Leaving behind the safe confines of our hotel, I ventured alone onto the busy street of Islamabad, Pakistan. Immediately, I felt all eyes were upon me. Shop fronts were full of male eyes, stern, expressionless faces, dark beards, long flowing clothes. Groups of men gathered on the roadside and in smoky restaurants. A hawk startled me as it swooped down to feed on the shreds of meat strewn across the road.
What sort of place was this? Where were the women?
Feeling uncomfortable with my uncovered arms, I chastised myself for not wearing the clothes I had purchased especially for this country. I felt disrespectful, judged, unwelcome.
Grappling with my thoughts, I focused on the road ahead, eyes down. It was then I noticed the blood in the puddles. Walking quickly past, I found a shop I felt I could comfortably enter; women’s clothes were on display. Bright colourful suits and scarves. But the shop attendants were all male. Embarrassed, I left the shop and retreated quietly back to our hotel.
It seemed Pakistan was delivering what I had feared. I should not have ventured out alone, dressed like a Westerner. I needed to exercise more care.
Evening time and my partner was ill and I needed to eat. Stepping out into the night, the street had come alive with flaming barbecues and the sweet smell of bread. I scuttled to the far corner of the closest restaurant, just wanting to hide from the staring, hostile eyes. Eat quickly and leave.
In a brief, uncomfortable time, a male waiter approached me with a smile. Speaking in perfect English, he patiently and respectfully explained the menu. Still the men stared from behind their food stations. Searing ovens, flaming barbecues and large pots of mysterious foods.The restaurant was on pause and someone had forgotten to press the play button.
Slowly, the men returned to their jobs; dough making, nan cooking, barbecuing, lassi mixing and other activities.
Fascinated by the preparations of food in every corner of the restaurant, I slowly stood up to photograph one corner of bread making. Wrapped in a black scarf, revealing only his eyes the bread dough maker skilfully kneaded and rolled, mesmerizing me with his skill and grace. Warm, friendly eyes looked back at me and a pause of his actions signalled to me his willingness to be photographed. Responding quickly, I smiled and showed him his image on my camera. His eyes smiled back.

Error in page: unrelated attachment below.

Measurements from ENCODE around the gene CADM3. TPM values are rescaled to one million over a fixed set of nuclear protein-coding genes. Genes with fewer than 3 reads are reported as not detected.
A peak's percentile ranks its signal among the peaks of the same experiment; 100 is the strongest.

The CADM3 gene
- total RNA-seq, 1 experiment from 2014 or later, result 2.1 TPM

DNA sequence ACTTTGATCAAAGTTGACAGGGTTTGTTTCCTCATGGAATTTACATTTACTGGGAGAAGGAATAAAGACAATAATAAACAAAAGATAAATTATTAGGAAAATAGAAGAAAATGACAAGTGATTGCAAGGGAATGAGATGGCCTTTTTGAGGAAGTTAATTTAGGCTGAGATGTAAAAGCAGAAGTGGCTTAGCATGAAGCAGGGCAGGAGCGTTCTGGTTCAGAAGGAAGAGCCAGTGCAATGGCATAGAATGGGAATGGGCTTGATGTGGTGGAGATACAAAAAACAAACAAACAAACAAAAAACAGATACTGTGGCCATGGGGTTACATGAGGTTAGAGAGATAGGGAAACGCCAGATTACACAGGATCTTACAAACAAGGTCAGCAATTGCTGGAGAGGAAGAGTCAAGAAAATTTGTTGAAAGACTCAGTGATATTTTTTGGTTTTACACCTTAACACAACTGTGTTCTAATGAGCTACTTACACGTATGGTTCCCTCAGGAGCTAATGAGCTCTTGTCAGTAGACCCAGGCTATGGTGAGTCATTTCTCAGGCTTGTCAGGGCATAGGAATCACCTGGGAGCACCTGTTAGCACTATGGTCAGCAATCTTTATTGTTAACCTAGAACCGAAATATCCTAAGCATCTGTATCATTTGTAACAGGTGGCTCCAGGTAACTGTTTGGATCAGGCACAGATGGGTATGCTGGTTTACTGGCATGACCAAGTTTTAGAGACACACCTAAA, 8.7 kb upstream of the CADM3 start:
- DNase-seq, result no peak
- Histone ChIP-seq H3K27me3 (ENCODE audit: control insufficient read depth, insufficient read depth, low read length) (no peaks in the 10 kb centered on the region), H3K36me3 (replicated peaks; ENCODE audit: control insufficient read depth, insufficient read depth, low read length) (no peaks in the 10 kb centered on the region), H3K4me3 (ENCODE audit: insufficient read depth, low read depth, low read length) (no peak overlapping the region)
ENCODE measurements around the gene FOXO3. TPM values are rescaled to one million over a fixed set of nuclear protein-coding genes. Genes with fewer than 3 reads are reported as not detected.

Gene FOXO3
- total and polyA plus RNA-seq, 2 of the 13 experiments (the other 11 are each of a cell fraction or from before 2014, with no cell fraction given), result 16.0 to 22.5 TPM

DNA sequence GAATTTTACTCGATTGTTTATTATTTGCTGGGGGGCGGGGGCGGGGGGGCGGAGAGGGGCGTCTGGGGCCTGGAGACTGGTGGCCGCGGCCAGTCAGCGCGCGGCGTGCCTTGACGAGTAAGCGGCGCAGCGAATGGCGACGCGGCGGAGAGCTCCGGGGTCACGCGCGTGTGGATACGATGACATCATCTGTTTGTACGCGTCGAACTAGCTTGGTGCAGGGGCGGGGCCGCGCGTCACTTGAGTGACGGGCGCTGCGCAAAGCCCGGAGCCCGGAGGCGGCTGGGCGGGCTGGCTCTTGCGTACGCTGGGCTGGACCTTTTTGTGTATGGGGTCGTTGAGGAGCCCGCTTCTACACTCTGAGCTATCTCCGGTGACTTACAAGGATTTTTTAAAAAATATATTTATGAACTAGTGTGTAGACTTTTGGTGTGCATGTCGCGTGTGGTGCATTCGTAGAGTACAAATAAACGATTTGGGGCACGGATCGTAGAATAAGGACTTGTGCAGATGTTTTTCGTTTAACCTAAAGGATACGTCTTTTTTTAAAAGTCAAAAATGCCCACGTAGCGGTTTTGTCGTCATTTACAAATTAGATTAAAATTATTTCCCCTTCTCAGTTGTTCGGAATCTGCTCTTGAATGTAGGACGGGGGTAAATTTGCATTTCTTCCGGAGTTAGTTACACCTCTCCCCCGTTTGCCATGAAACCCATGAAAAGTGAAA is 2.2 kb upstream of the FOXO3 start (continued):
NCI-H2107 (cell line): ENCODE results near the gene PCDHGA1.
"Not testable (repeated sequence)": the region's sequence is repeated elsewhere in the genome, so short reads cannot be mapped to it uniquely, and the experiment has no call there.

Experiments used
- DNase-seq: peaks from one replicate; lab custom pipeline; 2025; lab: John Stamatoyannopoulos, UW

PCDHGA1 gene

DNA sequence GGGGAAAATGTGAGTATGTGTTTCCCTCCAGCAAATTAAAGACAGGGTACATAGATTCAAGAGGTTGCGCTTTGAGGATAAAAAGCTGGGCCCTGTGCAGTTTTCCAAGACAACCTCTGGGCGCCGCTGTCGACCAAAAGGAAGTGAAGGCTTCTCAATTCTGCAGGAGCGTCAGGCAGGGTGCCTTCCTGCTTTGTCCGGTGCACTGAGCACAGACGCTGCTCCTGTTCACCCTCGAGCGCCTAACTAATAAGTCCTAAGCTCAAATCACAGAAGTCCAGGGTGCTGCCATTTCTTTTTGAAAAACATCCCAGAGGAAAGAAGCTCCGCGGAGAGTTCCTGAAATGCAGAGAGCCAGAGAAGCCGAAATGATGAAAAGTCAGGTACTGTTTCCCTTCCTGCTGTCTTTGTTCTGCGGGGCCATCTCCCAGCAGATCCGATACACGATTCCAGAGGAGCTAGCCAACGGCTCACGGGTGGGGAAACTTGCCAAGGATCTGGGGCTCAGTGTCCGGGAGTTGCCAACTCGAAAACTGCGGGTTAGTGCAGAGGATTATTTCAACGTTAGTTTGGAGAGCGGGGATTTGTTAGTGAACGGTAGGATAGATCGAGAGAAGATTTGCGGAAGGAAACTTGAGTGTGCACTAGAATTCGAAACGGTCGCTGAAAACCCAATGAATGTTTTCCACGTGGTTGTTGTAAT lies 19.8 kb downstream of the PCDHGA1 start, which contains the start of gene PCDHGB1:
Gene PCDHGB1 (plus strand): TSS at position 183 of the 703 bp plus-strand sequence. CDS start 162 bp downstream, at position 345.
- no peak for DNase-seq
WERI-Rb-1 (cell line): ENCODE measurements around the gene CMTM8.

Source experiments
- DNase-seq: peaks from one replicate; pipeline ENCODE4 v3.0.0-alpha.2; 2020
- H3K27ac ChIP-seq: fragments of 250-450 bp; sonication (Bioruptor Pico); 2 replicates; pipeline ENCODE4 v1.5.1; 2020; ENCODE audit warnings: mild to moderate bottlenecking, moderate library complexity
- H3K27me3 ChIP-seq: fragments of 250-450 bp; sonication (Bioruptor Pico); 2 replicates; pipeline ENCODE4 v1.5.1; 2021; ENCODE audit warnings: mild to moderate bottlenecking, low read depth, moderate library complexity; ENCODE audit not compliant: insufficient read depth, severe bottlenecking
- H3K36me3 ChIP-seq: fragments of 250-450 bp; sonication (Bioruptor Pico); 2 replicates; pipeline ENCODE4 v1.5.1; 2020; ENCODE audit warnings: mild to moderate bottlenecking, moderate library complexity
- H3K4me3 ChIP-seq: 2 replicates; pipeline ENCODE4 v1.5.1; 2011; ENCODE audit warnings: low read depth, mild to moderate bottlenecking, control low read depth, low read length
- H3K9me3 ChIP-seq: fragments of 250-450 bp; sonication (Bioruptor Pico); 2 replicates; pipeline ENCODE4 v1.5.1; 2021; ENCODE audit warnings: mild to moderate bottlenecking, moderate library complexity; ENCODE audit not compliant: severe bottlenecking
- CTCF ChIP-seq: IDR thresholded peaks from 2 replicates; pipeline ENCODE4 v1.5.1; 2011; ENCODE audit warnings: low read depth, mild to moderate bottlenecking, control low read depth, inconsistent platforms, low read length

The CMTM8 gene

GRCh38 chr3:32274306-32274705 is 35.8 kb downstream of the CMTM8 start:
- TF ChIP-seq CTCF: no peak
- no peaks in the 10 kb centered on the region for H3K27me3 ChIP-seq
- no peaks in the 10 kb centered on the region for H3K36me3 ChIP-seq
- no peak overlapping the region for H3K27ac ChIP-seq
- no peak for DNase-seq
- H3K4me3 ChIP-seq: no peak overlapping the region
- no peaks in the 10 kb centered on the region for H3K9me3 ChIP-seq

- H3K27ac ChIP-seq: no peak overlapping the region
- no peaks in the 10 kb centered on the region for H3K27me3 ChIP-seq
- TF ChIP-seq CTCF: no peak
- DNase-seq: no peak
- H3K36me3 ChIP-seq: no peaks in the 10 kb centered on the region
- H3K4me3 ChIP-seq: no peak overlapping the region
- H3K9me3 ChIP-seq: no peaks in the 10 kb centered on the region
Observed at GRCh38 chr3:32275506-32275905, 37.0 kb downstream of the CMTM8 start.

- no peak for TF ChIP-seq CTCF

Next was the white-capped man crushing ice with a large hammer. He was obviously proud of his craft and beckoned me over. Again I had a willing subject. Before long the restaurant owner had pushed him aside so he could pose proudly in front of the delicious looking home-made ice cream.
My dinner arrived and I sat down to eat. Those staring, hostile eyes had melted into warm smiles and curiosity.
The next morning I stood in the gate way of the hotel looking out at the many shop fronts. A man in a small window, sitting cross-legged on a bench beckoned me over with an upside down wave. As I crossed the street, he then waved me into his shop. Navigating my way through small droplets of blood on the floor, I looked up to see three goat heads on the bench. Sheep carcasses hung in the corner and the three men, sitting crossed legged in front of their chopping blocks were butchering meat. One with his knife in-between his toes.
The shop owner smiled and asked me to take a seat. Then he motioned for me to take his picture. Of course I obliged him and, as before, other people came in to the shop asking to be photographed. People with excellent English began to open this world for me. Questions abounded.
“What is your good name?’
“What is your country?“
“What is your purpose in Pakistan?”
“You came here for recreation?”, they asked incredulously. My response of yes bringing smiles of pride.
I was a foreigner who had seen Pakistan worthy of visiting as a tourist.
One man came into the by now busy butcher’s shop and said in broken but intelligible English,”I am not a terrorist. I do not like terrorists. Pakistan is good.” Immediately I felt sad and overwhelmed by guilt.
As we rode out of the street the next day, the butcher called out from his window, “ Goodbye Sister.”
My trip in Pakistan had only just begun.
The people of 55th street…….